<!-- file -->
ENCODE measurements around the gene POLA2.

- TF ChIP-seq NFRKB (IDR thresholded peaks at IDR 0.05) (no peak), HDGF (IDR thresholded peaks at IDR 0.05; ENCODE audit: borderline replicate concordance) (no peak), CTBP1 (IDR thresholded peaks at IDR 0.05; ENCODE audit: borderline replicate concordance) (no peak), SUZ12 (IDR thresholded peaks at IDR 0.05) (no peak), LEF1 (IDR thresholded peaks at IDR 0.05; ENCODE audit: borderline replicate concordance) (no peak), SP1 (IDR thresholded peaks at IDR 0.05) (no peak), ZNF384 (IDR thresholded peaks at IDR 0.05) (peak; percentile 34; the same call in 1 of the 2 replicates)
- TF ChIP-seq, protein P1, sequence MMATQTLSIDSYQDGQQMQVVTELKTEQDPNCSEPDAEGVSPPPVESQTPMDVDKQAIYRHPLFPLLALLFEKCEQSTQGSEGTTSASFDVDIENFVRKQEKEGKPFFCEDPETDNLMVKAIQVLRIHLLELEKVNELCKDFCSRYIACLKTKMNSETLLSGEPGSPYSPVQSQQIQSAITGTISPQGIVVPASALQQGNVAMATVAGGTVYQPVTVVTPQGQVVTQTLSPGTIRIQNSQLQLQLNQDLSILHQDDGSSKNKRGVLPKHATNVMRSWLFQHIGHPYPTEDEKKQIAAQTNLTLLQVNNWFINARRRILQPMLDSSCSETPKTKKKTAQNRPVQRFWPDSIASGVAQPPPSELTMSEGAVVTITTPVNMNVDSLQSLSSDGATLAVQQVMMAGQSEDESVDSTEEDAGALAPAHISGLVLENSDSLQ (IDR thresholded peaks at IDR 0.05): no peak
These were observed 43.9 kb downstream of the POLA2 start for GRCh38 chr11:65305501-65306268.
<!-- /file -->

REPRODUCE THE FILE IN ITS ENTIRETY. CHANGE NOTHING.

ENCODE measurements around the gene POLA2.

- TF ChIP-seq NFRKB (IDR thresholded peaks at IDR 0.05) (no peak), HDGF (IDR thresholded peaks at IDR 0.05; ENCODE audit: borderline replicate concordance) (no peak), CTBP1 (IDR thresholded peaks at IDR 0.05; ENCODE audit: borderline replicate concordance) (no peak), SUZ12 (IDR thresholded peaks at IDR 0.05) (no peak), LEF1 (IDR thresholded peaks at IDR 0.05; ENCODE audit: borderline replicate concordance) (no peak), SP1 (IDR thresholded peaks at IDR 0.05) (no peak), ZNF384 (IDR thresholded peaks at IDR 0.05) (peak; percentile 34; the same call in 1 of the 2 replicates)
- TF ChIP-seq, protein P1, sequence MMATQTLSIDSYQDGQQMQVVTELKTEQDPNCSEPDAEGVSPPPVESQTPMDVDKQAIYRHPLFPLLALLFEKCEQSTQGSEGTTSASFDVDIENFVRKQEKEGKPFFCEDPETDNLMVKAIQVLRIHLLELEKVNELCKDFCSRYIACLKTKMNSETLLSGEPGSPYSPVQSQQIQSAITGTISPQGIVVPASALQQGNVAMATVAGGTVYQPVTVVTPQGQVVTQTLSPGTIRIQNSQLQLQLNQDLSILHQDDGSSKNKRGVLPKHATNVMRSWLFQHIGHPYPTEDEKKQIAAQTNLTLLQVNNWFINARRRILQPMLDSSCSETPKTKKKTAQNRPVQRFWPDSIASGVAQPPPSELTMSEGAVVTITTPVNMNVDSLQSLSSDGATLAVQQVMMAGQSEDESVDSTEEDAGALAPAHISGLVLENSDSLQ (IDR thresholded peaks at IDR 0.05): no peak
These were observed 43.9 kb downstream of the POLA2 start for GRCh38 chr11:65305501-65306268.